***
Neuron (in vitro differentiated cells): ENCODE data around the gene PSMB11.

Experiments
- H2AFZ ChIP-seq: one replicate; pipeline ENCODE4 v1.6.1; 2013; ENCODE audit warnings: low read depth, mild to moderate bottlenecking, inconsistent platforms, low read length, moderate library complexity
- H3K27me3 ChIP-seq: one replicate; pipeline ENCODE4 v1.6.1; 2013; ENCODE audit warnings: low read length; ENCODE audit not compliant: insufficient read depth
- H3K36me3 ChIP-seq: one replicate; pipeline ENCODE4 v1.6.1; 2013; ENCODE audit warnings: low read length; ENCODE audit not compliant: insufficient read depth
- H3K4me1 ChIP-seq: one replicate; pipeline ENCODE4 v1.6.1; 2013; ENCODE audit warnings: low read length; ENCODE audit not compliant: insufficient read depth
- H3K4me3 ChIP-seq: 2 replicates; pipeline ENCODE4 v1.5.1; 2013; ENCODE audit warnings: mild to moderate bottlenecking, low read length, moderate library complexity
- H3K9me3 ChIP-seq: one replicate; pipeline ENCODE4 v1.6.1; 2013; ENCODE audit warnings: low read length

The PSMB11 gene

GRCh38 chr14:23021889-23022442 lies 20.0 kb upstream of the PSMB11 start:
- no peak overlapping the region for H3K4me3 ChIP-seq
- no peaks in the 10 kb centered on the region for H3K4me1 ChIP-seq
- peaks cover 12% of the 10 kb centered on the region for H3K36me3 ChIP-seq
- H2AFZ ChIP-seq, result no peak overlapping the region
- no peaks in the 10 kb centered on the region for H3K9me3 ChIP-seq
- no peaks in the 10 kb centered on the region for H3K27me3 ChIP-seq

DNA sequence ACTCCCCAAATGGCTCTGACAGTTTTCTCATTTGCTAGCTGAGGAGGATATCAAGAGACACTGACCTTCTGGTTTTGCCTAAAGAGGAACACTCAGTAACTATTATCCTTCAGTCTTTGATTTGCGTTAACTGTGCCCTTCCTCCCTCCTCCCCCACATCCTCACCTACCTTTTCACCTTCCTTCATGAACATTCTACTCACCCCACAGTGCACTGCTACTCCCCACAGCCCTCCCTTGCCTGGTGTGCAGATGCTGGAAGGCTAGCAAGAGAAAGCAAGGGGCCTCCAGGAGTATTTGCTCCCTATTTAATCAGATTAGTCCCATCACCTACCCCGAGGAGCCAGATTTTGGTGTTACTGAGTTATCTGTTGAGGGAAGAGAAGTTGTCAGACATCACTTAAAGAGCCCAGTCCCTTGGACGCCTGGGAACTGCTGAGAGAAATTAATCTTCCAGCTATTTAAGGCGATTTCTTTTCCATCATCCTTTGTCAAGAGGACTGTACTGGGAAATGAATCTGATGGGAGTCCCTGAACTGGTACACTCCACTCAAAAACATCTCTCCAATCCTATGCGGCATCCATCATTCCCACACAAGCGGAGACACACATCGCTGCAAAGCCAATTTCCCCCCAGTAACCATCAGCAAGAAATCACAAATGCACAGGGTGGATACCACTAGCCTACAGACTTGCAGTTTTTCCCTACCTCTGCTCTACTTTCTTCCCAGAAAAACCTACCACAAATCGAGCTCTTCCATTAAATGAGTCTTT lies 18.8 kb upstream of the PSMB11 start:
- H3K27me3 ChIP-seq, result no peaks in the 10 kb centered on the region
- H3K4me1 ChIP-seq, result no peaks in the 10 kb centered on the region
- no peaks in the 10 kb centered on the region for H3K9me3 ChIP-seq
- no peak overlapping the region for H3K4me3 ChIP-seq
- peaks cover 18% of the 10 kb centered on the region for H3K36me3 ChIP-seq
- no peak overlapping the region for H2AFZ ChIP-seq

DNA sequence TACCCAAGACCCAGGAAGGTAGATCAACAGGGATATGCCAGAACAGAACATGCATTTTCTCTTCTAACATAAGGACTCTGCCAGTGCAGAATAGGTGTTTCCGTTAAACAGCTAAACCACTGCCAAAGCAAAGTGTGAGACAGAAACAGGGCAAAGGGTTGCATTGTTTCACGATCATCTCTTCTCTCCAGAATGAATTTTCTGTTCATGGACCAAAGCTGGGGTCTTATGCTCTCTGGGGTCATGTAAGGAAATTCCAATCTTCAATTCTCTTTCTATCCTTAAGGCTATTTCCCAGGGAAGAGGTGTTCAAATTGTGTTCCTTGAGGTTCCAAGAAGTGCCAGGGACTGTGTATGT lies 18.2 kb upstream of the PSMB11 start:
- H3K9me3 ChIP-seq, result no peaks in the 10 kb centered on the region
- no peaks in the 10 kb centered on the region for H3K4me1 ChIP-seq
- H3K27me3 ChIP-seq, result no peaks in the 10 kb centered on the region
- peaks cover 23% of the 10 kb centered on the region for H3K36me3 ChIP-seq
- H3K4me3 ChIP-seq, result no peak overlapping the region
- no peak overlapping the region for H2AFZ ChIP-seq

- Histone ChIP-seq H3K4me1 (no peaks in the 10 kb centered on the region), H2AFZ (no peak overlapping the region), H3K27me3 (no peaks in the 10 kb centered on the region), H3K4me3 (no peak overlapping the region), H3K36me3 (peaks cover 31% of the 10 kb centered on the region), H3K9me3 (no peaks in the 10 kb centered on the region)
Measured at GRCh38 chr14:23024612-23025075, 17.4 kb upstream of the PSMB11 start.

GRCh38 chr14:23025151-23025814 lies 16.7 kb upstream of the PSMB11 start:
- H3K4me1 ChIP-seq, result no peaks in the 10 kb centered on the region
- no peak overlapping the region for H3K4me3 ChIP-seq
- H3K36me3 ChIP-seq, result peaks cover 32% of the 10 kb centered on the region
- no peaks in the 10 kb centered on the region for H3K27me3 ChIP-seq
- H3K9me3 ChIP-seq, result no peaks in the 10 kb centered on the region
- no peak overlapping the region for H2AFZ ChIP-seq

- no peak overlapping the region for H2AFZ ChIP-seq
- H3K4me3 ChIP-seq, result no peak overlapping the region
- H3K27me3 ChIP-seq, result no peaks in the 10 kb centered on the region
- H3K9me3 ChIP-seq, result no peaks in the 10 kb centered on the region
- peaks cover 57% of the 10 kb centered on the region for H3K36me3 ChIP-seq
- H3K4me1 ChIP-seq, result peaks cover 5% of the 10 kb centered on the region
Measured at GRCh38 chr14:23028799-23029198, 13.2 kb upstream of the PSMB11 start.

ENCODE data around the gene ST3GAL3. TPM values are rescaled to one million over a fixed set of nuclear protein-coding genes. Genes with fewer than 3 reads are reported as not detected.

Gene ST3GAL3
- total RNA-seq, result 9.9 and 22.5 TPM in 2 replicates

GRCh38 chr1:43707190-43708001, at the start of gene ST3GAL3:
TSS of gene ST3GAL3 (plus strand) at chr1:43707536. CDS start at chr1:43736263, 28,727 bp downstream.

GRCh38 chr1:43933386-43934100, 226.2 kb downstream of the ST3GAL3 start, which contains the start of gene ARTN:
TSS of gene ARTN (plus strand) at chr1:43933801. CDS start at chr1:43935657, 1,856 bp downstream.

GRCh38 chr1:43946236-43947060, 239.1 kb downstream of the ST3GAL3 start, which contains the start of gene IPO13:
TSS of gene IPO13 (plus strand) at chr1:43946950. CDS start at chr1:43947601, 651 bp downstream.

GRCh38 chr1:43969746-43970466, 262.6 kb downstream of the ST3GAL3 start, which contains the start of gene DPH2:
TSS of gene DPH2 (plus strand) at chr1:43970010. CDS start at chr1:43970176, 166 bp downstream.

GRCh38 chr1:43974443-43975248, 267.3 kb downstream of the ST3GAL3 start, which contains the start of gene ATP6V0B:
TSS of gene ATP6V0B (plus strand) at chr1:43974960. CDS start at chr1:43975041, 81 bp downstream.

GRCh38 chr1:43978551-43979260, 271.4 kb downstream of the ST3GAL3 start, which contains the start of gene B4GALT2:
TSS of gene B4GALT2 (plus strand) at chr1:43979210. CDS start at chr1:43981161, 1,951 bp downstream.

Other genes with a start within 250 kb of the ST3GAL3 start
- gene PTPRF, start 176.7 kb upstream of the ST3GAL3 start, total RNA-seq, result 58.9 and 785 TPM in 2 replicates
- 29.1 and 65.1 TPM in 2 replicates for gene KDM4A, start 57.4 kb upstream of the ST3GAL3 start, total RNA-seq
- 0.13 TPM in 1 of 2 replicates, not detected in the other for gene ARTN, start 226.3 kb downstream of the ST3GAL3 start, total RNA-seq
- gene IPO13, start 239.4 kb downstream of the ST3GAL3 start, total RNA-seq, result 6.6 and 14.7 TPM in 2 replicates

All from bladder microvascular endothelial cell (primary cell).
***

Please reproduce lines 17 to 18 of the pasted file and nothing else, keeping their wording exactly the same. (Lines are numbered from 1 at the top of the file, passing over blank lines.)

DNA sequence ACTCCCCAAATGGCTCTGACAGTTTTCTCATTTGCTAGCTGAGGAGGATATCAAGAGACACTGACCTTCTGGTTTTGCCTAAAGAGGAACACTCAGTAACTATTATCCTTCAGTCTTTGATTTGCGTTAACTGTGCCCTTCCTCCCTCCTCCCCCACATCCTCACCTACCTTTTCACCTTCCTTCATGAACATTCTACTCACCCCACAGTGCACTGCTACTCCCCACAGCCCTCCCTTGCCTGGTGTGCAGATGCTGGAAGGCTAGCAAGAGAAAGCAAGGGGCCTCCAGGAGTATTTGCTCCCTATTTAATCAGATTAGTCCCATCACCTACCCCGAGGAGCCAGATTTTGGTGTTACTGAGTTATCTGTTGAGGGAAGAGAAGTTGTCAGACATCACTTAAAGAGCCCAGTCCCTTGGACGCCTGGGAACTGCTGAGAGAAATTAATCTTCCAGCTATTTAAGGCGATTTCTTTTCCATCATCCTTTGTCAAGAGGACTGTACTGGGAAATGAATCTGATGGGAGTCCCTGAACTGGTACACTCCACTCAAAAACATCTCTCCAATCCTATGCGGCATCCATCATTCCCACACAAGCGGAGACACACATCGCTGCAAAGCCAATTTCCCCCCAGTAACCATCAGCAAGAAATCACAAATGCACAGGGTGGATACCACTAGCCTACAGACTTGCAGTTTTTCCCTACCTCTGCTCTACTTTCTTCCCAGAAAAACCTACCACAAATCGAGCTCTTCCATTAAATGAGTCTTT lies 18.8 kb upstream of the PSMB11 start:
- H3K27me3 ChIP-seq, result no peaks in the 10 kb centered on the region